This Institute of Education and London School of Economics research considers whether areas with high numbers of faith school places have higher levels of academic achievement and/or higher levels of social and ability segregation across schools.

Overall, the results suggest little positive effect on education standards from the competition effect exerted by faith schools. Education standards in areas with high numbers of faith school places are no better than elsewhere. But social and ability divisions across schools are worse in areas with a large number of faith schools.

The Local Education Authorities (LEAs) which have the highest proportion of students in faith schools are: 35 percent - Wigan; 37 percent - Sefton; 37 percent - Hackney; 37 percent - Blackburn with Darwen; 38 percent - Southwark; 39 percent - Bolton; 44 percent - Lambeth; 46 percent - Hammersmith; 47 percent - Liverpool; 59 percent - Kensington and Chelsea; 65percent - Westminster.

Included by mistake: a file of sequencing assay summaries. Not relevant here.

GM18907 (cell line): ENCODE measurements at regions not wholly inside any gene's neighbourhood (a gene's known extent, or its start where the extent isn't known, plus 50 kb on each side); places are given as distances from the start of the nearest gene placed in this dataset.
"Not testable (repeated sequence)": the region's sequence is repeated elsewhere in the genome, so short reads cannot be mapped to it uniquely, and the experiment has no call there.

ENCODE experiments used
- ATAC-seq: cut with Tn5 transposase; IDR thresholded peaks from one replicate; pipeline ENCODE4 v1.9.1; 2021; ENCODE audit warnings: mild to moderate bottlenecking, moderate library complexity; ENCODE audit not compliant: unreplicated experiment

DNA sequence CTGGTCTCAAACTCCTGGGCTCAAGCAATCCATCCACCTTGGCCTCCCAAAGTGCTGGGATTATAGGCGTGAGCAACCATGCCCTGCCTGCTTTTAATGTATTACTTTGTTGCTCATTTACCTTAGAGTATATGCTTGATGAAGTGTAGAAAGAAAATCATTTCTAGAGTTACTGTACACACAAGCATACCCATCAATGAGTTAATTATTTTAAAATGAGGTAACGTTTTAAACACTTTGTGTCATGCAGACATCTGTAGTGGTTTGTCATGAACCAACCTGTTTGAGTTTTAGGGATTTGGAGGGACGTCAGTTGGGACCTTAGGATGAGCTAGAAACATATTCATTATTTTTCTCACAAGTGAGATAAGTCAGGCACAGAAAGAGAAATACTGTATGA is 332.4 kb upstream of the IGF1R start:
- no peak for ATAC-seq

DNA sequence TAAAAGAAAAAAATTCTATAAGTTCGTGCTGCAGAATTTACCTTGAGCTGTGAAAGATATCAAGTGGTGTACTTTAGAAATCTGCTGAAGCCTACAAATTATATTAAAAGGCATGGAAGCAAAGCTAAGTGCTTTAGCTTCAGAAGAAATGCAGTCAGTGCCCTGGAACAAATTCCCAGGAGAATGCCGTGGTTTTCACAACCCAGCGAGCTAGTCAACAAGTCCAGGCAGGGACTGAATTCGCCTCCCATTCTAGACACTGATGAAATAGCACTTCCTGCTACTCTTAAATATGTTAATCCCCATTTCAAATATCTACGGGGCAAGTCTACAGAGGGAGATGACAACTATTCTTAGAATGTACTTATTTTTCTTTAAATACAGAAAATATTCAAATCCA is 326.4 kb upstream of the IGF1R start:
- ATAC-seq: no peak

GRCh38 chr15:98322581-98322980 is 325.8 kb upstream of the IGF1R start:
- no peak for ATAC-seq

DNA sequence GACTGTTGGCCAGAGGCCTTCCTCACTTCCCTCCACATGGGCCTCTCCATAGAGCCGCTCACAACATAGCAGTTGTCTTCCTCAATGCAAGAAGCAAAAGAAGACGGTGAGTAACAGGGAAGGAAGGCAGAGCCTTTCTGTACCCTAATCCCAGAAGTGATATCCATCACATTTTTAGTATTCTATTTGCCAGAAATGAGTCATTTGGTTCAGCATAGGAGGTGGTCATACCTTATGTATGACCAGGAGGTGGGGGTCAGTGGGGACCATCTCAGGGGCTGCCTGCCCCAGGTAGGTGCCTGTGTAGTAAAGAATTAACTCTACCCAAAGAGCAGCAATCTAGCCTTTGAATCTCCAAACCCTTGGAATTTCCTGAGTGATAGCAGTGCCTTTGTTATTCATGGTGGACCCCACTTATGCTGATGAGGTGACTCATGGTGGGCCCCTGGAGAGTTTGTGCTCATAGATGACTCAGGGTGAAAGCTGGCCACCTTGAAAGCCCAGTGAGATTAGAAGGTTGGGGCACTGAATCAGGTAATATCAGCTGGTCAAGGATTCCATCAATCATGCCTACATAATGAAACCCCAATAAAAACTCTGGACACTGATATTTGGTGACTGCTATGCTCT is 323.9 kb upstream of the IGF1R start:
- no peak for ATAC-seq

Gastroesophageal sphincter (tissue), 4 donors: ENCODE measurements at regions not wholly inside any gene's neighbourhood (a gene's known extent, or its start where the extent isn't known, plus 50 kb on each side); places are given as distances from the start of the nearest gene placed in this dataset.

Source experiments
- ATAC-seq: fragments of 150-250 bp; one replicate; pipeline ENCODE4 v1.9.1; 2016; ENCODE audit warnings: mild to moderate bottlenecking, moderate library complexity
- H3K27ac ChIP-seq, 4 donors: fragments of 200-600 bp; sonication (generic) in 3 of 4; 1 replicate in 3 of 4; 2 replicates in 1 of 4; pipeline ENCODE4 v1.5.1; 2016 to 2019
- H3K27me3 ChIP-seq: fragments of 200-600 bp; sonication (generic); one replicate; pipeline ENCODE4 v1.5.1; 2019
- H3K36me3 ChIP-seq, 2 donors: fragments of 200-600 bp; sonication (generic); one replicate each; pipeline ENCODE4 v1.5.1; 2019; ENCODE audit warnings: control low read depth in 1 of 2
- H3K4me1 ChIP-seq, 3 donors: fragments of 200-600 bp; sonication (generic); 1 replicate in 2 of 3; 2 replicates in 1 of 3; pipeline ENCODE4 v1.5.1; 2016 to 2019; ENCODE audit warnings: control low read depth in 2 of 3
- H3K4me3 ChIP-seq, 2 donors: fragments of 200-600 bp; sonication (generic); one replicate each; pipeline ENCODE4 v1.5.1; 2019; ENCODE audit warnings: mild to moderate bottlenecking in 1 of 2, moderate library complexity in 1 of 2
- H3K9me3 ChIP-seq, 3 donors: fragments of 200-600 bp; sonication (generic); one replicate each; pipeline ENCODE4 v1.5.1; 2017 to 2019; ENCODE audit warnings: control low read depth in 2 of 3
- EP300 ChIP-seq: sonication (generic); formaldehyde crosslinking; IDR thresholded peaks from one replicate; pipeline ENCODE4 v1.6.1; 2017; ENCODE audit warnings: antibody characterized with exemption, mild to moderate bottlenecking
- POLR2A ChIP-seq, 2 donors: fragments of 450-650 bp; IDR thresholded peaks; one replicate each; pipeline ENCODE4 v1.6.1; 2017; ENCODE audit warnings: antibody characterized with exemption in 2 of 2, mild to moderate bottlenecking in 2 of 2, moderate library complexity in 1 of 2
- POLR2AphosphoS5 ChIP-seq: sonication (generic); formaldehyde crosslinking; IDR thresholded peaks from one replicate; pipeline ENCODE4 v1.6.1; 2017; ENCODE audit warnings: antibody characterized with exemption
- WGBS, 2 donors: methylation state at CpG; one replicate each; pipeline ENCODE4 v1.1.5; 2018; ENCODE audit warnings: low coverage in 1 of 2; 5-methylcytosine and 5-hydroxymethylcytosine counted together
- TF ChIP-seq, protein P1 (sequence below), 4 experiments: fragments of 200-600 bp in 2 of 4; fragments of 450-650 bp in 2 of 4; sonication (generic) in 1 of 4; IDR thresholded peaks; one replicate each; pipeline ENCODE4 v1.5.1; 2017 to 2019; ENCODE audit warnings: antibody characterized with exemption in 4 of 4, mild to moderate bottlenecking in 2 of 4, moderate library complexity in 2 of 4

The Christian think-tank Ekklesia, which co-founded the Accord inclusive schools coalition (http://www.accordcoalition.org.uk/) along with teaching union ATL and the British Humanist Association, has also welcomed the new study and called on faith school providers to engage in serious dialogue over change, rather than dismissing each new piece of research evidence that does not suit their interests.

Questions and criticisms about faith schools and social cohesion were raised in a recent Runnymede Trust report. The researchers sought to look fairly at both positives and negatives. But their findings were given short shrift by the Church of England’s Board of Education and the Catholic Education Service.

‘Can school competition improve standards? The case of faith schools in England’ by Rebecca Allen and Anna Vignoles (April 2009), is available from the Department of Quantitative Social Science, Institute of Education, University of London.